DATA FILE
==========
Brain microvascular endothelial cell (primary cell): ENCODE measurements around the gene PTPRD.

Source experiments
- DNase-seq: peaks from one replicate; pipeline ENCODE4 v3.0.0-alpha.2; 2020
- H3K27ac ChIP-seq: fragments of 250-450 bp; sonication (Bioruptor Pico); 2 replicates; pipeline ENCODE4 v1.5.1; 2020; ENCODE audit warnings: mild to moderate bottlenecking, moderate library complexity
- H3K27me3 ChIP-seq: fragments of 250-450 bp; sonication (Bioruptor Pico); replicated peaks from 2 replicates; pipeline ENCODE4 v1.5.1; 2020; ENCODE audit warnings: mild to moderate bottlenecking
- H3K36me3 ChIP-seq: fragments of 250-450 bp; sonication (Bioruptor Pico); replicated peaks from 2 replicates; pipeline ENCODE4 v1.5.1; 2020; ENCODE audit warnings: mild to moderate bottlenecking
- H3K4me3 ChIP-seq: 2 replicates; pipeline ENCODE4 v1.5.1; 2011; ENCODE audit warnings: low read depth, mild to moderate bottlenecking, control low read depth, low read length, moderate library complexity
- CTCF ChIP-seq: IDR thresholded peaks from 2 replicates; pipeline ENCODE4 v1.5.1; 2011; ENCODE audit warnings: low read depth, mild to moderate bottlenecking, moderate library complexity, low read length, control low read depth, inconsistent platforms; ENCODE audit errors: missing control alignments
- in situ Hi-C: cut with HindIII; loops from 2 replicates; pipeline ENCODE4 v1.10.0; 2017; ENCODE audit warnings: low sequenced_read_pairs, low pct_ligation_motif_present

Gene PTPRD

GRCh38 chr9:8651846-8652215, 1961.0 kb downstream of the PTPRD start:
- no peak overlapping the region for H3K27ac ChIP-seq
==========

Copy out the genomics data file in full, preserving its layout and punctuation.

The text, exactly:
Brain microvascular endothelial cell (primary cell): ENCODE measurements around the gene PTPRD.

Source experiments
- DNase-seq: peaks from one replicate; pipeline ENCODE4 v3.0.0-alpha.2; 2020
- H3K27ac ChIP-seq: fragments of 250-450 bp; sonication (Bioruptor Pico); 2 replicates; pipeline ENCODE4 v1.5.1; 2020; ENCODE audit warnings: mild to moderate bottlenecking, moderate library complexity
- H3K27me3 ChIP-seq: fragments of 250-450 bp; sonication (Bioruptor Pico); replicated peaks from 2 replicates; pipeline ENCODE4 v1.5.1; 2020; ENCODE audit warnings: mild to moderate bottlenecking
- H3K36me3 ChIP-seq: fragments of 250-450 bp; sonication (Bioruptor Pico); replicated peaks from 2 replicates; pipeline ENCODE4 v1.5.1; 2020; ENCODE audit warnings: mild to moderate bottlenecking
- H3K4me3 ChIP-seq: 2 replicates; pipeline ENCODE4 v1.5.1; 2011; ENCODE audit warnings: low read depth, mild to moderate bottlenecking, control low read depth, low read length, moderate library complexity
- CTCF ChIP-seq: IDR thresholded peaks from 2 replicates; pipeline ENCODE4 v1.5.1; 2011; ENCODE audit warnings: low read depth, mild to moderate bottlenecking, moderate library complexity, low read length, control low read depth, inconsistent platforms; ENCODE audit errors: missing control alignments
- in situ Hi-C: cut with HindIII; loops from 2 replicates; pipeline ENCODE4 v1.10.0; 2017; ENCODE audit warnings: low sequenced_read_pairs, low pct_ligation_motif_present

Gene PTPRD

GRCh38 chr9:8651846-8652215, 1961.0 kb downstream of the PTPRD start:
- no peak overlapping the region for H3K27ac ChIP-seq